I’m just back from my World Cup safari to South Africa with a lot of memories from the trip of a lifetime. If you follow me on Facebook you’ll have seen a whole bunch of photos, observations and witticisms from the past three weeks. Thanks to all of you for your kind comments – glad you enjoyed the trip too, at least vicariously!
They say that once experienced, South Africa and the continent never leaves you. As an outsider visiting the place for just a few weeks I am clearly no expert on this vast and complicated land. But for what it’s worth here are some random thoughts on what I experienced in this inspiring yet disturbing country …
- The people are amazing. Wherever we went, we were guaranteed a warm welcome from people of all races and backgrounds. Call it the World Cup effect but South Africans seemed genuinely thrilled that the world had come to them, they couldn’t do enough to make us feel welcome and show off their country.
- South Africa is safer than you think … but more dangerous. Despite all the pre-event headlines about violent crime, we never felt threatened. Generally, if you take the precautions you’d take in any big city, you are fine. But violence is never far away in South Africa – the night before we left our guesthouse in Sandton, a smart suburb of Johannesburg, thieves smashed the security system in an unsuccessful attempt to get in. Having heard the harrowing tale of how our landlady, a tough old bird in her 70s, had been beaten up and robbed at gunpoint six months ago, we were glad we didn’t know anything about it until the following day.
- Are we in Florida? I don’t know why I was surprised that South African cities are as modern and sophisticated as they are. The superb highways, shopping malls and entertainment complexes are more Orlando, Florida than Orlando, Soweto.
- History only happened here yesterday. With all the modern trappings, it’s easy to forget that it is only 16 years since apartheid was dismantled and free elections were first held. The legacy of apartheid – poor education, appalling housing and a hornet’s nest of social issues – will take generations to solve but the fact that the country didn’t explode into civil war remains a miracle and an extraordinary testament to the South African people. Among my lasting memories were trips I made to the Apartheid Museum in Gold Reef City, and the Hector Pietersen Museum and Nelson Mandela’s House in Soweto, all of which told their painful stories unflinchingly and comprehensively without rancour, recrimination or political moralising. Simply spelling out what it was like and what happened is enough and maybe that’s part of the healing process: the past is inescapable and undeniable. Putting apartheid where it belongs – in a museum – ensures that it is not forgotten and at the same time validates the experience and struggle that in some way enables a line to be drawn under it from which people can move on. Do many white South Africans come here? I asked Jay, our guide at Mandela’s house. “A few,” she said sadly. “Not as many as they should do.”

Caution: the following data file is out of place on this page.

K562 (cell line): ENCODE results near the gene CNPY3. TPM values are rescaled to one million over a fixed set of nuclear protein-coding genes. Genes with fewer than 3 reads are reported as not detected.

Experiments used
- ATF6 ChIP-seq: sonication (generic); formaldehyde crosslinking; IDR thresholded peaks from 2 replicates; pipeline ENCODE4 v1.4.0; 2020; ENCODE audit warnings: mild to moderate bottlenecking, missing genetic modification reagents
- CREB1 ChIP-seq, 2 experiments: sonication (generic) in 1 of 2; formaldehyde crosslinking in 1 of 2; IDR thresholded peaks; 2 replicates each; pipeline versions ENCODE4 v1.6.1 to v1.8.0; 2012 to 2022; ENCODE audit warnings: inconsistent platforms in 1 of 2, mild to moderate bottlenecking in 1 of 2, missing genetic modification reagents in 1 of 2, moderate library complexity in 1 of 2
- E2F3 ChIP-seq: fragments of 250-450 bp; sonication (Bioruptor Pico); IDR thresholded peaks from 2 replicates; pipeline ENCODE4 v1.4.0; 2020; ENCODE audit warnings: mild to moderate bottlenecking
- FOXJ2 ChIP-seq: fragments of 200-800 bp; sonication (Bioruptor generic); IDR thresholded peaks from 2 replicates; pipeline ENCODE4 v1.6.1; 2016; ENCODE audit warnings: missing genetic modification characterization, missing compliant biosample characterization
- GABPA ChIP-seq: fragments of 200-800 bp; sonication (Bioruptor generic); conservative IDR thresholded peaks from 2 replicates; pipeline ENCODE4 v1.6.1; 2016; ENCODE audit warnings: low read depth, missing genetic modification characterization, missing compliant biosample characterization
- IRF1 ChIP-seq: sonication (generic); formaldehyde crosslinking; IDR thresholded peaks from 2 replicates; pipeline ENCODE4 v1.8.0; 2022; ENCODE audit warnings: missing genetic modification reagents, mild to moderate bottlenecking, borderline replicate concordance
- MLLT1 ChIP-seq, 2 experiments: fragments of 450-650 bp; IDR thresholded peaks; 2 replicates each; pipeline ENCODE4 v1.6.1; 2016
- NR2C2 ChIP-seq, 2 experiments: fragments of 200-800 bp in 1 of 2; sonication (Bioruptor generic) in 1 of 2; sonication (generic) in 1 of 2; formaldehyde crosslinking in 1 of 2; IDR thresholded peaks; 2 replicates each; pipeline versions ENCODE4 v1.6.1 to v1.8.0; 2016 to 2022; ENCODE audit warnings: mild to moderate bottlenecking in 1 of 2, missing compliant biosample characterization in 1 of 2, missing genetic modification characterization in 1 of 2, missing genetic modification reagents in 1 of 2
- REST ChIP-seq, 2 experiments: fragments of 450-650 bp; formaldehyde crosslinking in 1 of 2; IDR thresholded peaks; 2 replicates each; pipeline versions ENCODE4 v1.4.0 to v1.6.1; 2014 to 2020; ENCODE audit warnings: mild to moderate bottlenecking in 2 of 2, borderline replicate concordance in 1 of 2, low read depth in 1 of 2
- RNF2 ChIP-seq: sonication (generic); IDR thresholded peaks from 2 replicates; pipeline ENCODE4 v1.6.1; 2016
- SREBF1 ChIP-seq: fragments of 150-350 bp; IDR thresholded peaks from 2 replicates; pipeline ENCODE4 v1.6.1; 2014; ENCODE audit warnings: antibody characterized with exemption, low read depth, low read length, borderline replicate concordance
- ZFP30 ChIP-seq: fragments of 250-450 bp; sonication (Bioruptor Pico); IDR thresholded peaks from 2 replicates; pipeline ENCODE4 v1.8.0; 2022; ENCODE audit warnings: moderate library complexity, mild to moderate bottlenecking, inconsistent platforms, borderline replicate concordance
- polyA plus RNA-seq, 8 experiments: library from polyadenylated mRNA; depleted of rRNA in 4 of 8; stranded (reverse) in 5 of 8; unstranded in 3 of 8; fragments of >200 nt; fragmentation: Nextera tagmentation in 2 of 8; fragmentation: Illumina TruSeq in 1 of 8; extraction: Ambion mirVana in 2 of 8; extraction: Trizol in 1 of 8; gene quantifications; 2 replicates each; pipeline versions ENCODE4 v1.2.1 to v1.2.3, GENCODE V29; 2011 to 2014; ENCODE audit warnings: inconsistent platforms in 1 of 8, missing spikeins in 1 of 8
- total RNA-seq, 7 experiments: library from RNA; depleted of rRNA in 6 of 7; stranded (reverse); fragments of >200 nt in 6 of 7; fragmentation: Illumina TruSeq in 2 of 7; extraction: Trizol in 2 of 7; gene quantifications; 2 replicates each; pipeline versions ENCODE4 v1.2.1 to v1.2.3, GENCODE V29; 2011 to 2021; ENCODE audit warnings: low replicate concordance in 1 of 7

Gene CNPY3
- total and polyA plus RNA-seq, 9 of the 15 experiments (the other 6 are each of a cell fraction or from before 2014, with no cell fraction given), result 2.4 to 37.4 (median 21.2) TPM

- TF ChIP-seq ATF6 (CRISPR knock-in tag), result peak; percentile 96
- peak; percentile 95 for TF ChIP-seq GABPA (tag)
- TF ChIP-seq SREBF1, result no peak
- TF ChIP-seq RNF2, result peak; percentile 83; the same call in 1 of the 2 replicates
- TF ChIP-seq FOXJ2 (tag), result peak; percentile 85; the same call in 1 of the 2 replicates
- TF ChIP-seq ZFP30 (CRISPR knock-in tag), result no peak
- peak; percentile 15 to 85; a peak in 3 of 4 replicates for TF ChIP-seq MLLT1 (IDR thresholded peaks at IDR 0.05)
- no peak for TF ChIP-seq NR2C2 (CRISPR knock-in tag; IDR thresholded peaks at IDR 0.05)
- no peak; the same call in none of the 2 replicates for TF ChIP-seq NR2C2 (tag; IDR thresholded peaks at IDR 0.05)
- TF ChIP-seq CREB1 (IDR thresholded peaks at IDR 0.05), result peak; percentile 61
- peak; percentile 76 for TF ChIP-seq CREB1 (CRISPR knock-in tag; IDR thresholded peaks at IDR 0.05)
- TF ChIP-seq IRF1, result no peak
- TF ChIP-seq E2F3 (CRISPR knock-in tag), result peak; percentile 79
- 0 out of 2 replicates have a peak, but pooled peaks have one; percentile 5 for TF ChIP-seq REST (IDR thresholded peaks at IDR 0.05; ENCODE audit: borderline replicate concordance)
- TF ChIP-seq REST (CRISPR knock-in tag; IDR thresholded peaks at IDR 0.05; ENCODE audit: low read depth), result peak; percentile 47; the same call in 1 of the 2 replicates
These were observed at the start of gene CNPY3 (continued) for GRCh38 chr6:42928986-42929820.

- Soweto isn’t what you think. First of all it’s much bigger – a sprawling 49 districts that are home to more than a million people. Yes, it contains the typical scenes of grinding poverty that will break your heart but there are also smart suburban areas that wouldn’t look out of place in a North American sub-division and there are numerous pockets of cultural and entrepreneurial creativity that left you feeling with as much hope as despair that slowly but surely, things are improving. We saw all this thanks to Bongani Nhdlovu, an informative and engaging guide with a local tour company, Soweto Tours, which ploughs part of its profits into children’s projects in the township. Both are highly recommended.
- Racism is alive and well. “Nelson Mandela?” spat our Johannesburg landlady. “A bloody murderer.” Not everyone apparently reveres Mandiba or embraces the Rainbow Nation. A white South African unashamedly from “the old school”, she says crime and violence have skyrocketed since the end of apartheid and that “blacks now think they can do what they want”. Her guesthouse, like most other buildings in Johannesburg, is surrounded by a 12-foot wall topped with an electric fence or razor wire. She carries a panic button on her keyring to summon a security company at a moment’s notice. Like many, she sees a South Africa where whites are increasingly marginalized and fears for the future when Mandela dies. These, though, are the same unfulfilled fears expressed when Mandela was freed and the first free elections took place. While we couldn’t fault her hospitality and helpfulness towards us, coming from Bermuda we found her racism shocking – she expressed her “disgust” when her granddaughter turned up one day with a black friend – we had to accept that people of her generation and experience are never going to change.